Prices – basic entry into the Palace is E16.50 per adult. Kids free. Add-ons, courtesy of the local Thenardier: Gardens another E8.00 and separately you could go to the Queen’s hamlet etc etc. We settled for the basic entry, figuring that, with the crowds, the Palace is about all we’d have time for. Tickets duly purchased we stood at the tail of the anaconda, which went the dimensions of the Palace courtyard. As we were gradually promoted to the abdominal region we got reasonably friendly with a couple from New Zealand, on the strength of her being a former primary school teacher and coat-hangering, in true All-Black fashion a ghastly child of Chinese descent who insisted on belting around in an elevated state and barging into people. We also got reasonably unfriendly with the young couple behind us who were brandishing a selfie stick and each time it was in use they would fall over backwards and barge into us. They were frightfully apologetic each time it happened, but even apologies wear thin the fifth time. Then a bunch of young Japanese, showing the concern for their fellow citizen that made the Japanese such a hit on such overseas excursions like Nanjing in 1937, lit up cigarettes that to all intents and purposes were made from desiccated catshit.
Watching over this cavalcade was an enormous fresco showing the idle and useless rich of the period of the Palace, safely up on high. I wondered if at times in history real life examples of same had done similar, looking down on those they considered to be their inferiors, notwithstanding that it was the labours of those inferiors that provided the means by which the idle and useless rich could so indulge.
Up to 25% of the French budget went on this sort of thing:
Eventually we reached the entrance and so the tour commenced, through rooms, antechambers, vestibules, hidey-holes and corridors; each containing furniture and décor and artwork that was so deliberately overdone as to be completely naff.
And yes, of course I was seeing this with 22nd Century eyes but, even so, the effort to be at the absolute pinnacle of everything was so arse-achingly obvious that utilitarian things lost their utility and decoration for decoration’s sake became a visual assault that left one with blurred vision and nausea.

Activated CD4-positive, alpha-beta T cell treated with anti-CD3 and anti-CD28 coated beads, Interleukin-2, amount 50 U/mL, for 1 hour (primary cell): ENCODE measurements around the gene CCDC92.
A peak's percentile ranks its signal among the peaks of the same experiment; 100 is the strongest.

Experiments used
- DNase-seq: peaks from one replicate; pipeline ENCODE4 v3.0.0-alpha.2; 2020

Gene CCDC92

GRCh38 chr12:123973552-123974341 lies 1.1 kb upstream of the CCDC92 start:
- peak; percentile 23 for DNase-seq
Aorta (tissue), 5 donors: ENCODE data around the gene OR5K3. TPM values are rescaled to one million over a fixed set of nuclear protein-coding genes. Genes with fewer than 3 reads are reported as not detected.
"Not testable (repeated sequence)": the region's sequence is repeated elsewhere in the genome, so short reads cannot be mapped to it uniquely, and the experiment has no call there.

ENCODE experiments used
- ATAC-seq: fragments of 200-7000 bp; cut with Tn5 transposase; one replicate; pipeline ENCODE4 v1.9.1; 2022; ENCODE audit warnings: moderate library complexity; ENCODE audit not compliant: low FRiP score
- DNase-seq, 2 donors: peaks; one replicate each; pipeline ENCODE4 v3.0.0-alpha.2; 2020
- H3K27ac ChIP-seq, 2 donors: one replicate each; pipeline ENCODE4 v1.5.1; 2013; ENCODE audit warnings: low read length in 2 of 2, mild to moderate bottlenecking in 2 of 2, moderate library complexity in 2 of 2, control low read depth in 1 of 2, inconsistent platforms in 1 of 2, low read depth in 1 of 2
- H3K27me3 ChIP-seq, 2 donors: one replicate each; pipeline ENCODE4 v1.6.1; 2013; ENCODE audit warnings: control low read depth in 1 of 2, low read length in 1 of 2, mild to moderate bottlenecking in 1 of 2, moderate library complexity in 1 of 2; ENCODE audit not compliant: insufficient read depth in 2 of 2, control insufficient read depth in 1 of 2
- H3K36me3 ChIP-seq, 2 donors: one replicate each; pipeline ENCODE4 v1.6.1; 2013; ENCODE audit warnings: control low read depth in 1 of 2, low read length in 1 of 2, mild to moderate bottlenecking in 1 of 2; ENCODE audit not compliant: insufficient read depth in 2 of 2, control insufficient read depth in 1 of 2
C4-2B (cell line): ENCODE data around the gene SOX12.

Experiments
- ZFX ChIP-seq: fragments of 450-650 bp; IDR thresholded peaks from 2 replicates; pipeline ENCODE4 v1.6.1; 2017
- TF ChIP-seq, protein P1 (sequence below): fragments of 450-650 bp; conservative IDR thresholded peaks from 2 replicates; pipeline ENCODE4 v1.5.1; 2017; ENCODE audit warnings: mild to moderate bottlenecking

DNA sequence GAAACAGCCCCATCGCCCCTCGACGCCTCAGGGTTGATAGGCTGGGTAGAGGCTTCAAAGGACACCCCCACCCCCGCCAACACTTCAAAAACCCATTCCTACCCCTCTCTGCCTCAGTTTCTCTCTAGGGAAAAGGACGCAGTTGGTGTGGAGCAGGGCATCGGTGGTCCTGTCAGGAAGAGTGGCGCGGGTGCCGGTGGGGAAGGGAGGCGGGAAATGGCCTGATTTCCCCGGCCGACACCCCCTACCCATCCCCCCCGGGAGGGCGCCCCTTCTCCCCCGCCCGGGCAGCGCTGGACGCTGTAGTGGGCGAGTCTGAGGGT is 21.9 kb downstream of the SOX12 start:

This effort is clearly the reason, dear reader, that the most utilitarian things that might have been present if more sober taste was adopted were missing. I am speaking of the commode chair and bidet. I know a thing or three about these as my folks have an antique one and a bidet to match. And they really are quite nice:
(pix courtesy of my Mum). My mother hastens to add that they do also have modern plumbing. Strangely enough these articles are actually in my folk’s lounge room for decoration rather than for the benefit of guests to use at a dinner party while not breaking the flow of erudite conversation.
But, no matter how nice, you cannot make them so swish as they will cut the ice in Versailles. So no commode chairs or bidets in the Palace bedrooms. So what did they do? They would crap in the corners. Behind the drapes. And didn’t wash their bums. Nice. Now tell me they weren’t bogans.
So from room to room we trudged, pausing to wonder at the Hall of Mirrors where you could admire yourself in as many poses as you might wish, and, ironically enough, take selfies. You can also reflect in the Salon d’Hercule that has the largest painted canvas ceiling in Europe. And you can reflect further that the poor sod that painted it, François Lemoyne, first painter to the King, Louis the Umpteenth, necked himself on completion of the work as he was completely exhausted and couldn’t face doing anything further on royal command. In one guidebook it says that Lemoyne was “unable to face another royal commission”, about which, as an Australian, I tittered, without a shred of irony.